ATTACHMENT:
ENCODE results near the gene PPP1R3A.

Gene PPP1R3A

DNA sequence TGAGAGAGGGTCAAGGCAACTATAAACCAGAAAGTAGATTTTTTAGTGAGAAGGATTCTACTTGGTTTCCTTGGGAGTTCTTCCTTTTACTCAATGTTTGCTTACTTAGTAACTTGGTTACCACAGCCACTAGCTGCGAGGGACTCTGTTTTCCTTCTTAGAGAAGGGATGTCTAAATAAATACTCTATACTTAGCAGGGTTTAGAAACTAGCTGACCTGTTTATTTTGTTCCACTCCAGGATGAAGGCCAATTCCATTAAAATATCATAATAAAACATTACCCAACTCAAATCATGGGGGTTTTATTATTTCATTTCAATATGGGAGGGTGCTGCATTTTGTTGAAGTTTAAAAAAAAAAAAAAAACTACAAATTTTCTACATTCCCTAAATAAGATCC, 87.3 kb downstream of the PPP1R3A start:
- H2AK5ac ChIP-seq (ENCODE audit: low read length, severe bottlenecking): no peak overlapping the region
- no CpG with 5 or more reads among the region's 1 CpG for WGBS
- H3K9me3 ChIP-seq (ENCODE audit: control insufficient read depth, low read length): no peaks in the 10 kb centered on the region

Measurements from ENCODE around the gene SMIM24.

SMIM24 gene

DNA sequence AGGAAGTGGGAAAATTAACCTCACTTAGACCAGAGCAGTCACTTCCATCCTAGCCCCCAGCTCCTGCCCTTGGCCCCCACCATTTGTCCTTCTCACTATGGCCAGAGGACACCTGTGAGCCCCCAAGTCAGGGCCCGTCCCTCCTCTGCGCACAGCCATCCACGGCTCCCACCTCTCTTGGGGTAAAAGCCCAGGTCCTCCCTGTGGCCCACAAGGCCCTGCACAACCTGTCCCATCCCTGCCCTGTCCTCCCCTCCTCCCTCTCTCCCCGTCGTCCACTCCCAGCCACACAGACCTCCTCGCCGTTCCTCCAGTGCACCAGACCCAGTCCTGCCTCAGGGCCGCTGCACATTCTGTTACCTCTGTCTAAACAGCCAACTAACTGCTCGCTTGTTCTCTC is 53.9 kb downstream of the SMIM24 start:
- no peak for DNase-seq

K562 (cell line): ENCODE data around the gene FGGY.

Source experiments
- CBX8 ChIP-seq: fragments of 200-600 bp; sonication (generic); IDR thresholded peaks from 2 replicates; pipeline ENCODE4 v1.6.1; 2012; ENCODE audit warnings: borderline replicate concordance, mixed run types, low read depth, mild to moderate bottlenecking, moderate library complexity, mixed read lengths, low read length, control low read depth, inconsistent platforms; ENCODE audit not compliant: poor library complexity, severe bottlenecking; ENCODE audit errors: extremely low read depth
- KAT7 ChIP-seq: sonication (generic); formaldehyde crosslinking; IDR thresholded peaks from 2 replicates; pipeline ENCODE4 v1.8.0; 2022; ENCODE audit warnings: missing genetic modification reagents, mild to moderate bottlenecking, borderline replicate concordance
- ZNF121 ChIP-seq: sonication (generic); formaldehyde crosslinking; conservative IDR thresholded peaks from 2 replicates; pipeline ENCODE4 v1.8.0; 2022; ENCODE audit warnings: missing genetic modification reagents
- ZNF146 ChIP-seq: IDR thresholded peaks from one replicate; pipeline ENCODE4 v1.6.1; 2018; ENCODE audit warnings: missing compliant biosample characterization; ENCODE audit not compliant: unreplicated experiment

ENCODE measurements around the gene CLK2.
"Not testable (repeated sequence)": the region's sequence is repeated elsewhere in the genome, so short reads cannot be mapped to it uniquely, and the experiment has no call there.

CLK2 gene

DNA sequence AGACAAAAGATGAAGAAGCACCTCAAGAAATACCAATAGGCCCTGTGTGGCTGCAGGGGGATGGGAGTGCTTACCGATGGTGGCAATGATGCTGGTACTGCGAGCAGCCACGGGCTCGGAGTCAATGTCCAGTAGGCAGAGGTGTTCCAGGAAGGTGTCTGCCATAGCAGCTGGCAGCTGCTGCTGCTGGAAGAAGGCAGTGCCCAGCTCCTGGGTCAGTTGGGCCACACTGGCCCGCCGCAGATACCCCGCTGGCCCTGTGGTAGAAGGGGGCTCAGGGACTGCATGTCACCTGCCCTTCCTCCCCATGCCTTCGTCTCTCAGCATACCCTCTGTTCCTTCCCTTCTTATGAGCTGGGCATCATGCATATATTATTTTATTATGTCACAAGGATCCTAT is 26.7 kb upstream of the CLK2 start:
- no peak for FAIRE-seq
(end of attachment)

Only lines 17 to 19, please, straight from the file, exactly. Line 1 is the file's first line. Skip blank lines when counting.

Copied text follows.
ENCODE measurements around the gene CLK2.
"Not testable (repeated sequence)": the region's sequence is repeated elsewhere in the genome, so short reads cannot be mapped to it uniquely, and the experiment has no call there.

CLK2 gene